We do not know the cause of the crash – and even if we did, it would not alter the way that our hearts weep within us. We call for the relevant aviation authorities to determine and declare the cause soon, so that others can learn from this tragedy.

We thank God for the sole survivor, a young boy. In his survival, we see that even in this dark cloud of death, there is this ray of hope. More than this, in this season of Easter, I pray that the knowledge that Jesus Christ died and was raised to new life so that all who trust in him can share in this same life beyond death, may be a source of comfort, hope and strength, to all those affected by this disaster.

The Most Revd Dr Thabo Makgoba

Anglican Archbishop of Cape Town

Restoring Hope for Haiti - Africa for Haiti

These are the reflections shared at an Inter-Faith Special Service for Haiti that was held at St George's Cathedral, Cape Town, on 8 May 2010 It is almost 4 months since the overwhelming devastation of the earthquake that hit Haiti at 4.53pm on 12 January. Yet people still live in tents. People still beg for food. Classrooms are not rebuilt and for some ,their dearly departed loved ones are decomposing, under yet to be removed rubble, if removing the rubble should be the focus after such devastation. You will recall that close to a quarter of a million people are said to have died, 300,000 were injured and millions left homeless. Behind these numbers lies human tragedy on an almost ungraspable scale. Some of what we saw is almost impossible to put into words and on the last several occasions when I had an opportunity to do so, words just overwhelmed me. The devastation is overwhelming. Today, I speak as one of the Patrons of Africa for Haiti. Our resolve is to Rebuild Hope in Haiti through some of the following: to get Africa to care in a practical way, a loving and Ubuntu way; for Africa to be committed to long term reconstruction projects, such as infra-structure, economic activities; and for us to journey with the Haitians over a long period of time, beyond the current crisis intervention. There are however, serious immediate needs which if not attended to will compromise the credibility of any long term plans. The people of Haiti need food now, they need shelter now, they need water now and need our solidarity now. That is why we are here today, and we are very grateful to Gift of the Givers and our partnership with them in attempting to bring help now. I travelled to Haiti, with Dr Sooliman of Gift of the Givers and Revd Butterworth of our church, early in March. I have never seen such devastation in my life before. All was lost, all gone. The emotional pain of knowing and seeing your loved one buried in a precariously supported building, smelling his decomposing body every day, stabbed my inner-most part. It was sore. These are the 3 vivid pictures which were ingrained in my body, mind and soul:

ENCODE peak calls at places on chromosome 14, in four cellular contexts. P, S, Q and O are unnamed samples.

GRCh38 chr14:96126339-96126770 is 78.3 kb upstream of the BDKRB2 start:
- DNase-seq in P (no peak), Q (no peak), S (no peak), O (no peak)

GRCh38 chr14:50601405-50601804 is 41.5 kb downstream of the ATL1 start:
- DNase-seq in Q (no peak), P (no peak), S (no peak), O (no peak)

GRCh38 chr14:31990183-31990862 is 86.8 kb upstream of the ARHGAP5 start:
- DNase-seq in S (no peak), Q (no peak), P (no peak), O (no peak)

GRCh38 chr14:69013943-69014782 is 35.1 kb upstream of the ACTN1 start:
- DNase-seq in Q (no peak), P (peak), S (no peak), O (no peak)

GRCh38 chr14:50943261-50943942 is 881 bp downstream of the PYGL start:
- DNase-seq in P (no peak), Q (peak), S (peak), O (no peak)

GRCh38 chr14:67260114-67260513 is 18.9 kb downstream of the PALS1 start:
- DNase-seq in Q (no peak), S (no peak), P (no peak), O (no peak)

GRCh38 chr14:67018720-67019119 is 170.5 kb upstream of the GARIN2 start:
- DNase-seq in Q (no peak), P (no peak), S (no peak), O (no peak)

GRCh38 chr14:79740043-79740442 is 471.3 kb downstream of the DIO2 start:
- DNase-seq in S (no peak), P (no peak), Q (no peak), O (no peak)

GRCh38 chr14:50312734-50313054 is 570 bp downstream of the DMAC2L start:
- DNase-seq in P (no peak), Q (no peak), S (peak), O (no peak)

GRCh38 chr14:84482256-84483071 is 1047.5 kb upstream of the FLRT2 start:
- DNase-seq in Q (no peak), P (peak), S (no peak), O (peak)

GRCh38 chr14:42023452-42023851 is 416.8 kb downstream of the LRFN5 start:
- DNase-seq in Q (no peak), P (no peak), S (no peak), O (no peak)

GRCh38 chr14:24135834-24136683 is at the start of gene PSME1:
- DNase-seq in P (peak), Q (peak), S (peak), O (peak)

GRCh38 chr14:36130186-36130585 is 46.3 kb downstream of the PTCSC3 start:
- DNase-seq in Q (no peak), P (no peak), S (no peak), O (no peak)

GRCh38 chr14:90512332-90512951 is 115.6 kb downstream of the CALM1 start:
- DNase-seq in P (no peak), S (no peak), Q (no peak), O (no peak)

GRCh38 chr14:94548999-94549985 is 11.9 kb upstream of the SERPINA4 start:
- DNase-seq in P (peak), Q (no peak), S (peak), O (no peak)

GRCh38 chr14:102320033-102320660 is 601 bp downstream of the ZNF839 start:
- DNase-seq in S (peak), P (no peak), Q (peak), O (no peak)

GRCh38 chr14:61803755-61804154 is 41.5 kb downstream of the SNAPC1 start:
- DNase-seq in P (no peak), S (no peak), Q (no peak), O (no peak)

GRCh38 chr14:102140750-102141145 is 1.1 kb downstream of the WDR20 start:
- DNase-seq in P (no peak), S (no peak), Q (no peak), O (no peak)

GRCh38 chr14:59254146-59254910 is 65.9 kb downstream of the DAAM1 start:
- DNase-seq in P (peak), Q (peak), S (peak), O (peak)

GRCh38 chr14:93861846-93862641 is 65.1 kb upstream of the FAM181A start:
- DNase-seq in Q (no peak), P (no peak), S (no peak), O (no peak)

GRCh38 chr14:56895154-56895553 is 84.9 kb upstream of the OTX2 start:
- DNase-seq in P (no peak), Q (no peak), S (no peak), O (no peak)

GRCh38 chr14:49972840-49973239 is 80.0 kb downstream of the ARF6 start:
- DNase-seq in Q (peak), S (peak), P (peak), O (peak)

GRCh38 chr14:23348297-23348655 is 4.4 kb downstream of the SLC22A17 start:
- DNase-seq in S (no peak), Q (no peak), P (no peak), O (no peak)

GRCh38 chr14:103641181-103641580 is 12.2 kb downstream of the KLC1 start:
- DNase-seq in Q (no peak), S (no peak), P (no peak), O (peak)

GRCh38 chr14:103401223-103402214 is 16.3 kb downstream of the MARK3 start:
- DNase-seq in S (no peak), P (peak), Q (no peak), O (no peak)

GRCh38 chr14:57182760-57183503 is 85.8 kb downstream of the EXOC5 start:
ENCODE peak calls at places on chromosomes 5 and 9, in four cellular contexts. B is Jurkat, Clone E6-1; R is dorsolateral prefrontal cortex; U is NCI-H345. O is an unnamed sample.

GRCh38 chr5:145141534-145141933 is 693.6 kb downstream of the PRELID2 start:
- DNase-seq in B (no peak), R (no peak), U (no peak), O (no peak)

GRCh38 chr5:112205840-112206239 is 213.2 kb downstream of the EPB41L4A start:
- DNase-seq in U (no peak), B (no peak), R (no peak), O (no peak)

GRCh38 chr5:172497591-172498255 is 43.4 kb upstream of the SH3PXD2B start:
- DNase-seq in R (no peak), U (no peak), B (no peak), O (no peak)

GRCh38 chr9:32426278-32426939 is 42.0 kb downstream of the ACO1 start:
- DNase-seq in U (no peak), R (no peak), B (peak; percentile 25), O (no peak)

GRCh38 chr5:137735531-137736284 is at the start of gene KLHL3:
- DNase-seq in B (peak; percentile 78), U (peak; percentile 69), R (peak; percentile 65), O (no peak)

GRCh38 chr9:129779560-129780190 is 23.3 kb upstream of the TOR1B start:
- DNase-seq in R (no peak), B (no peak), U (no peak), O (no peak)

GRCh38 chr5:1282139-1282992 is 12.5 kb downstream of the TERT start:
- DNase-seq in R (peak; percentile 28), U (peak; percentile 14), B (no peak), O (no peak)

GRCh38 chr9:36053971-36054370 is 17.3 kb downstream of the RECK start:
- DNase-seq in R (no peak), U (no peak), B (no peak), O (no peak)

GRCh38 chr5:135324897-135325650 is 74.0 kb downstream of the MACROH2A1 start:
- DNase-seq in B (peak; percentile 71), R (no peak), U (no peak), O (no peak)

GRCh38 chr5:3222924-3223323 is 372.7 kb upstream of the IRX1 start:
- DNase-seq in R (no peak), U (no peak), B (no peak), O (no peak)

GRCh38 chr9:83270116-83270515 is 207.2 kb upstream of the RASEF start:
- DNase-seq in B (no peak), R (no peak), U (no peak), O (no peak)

1. A group of 8-10 year olds, dressed neatly, their parents dead – and these girls, posing as if saying, we are ready to be adopted and rescued from this mess. These children are crying for help: they want to be children, to play and learn. Their schools are gone. University students want to learn, yet their universities are gone and their friends are buried in rubble or mass graves at entrances of the university. 2. The second picture is of when I addressed a group of disabled children. They too touched me most deeply. Most of them are in wheel-chairs, living in small tents in a church yard, after their children home fell. Some were killed because they could not rush quickly to their wheel-chairs while others did not mentally comprehend the urgency to do so. 3. The third picture is that of hope. Everywhere we went it was the same: devastation, pain, distress. Yet, if you cared to look deeper and closer, a thin line, but deep ray, of hope was evident even in the midst of such hopelessness and loss. In some, the devastation was like a severe extension of their existential reality. They knew that as with corrupt leaders and previous devastation, this too, though not to the same extent, will also pass, and they will return to the 'normal' challenges of living in Haiti. As we know, no amount of evil, darkness and devastation will annihilate good, light and hope. Let us help the Haitians rebuild. Yes, we have our fair share of poverty, our hunger and disease in Africa but we must care beyond ourselves. We must reciprocate, for we have been recipient of the world's love, compassion and resources. We must share in the spirit of Ubuntu, especially corporate Africa, which benefits from our rich soil.

We can do more, especially in longer-term reconstruction – because creating much out of little is the area where we have worked so hard within our own countries in Africa. Building capacity, developing skills, growing expertise – these are the stuff of life on so much of our continent. Many individuals have given from their pockets, and please continue to do so. But now the time has come for Corporate Africa to come to the party in a big way. The call is especially to African multinationals.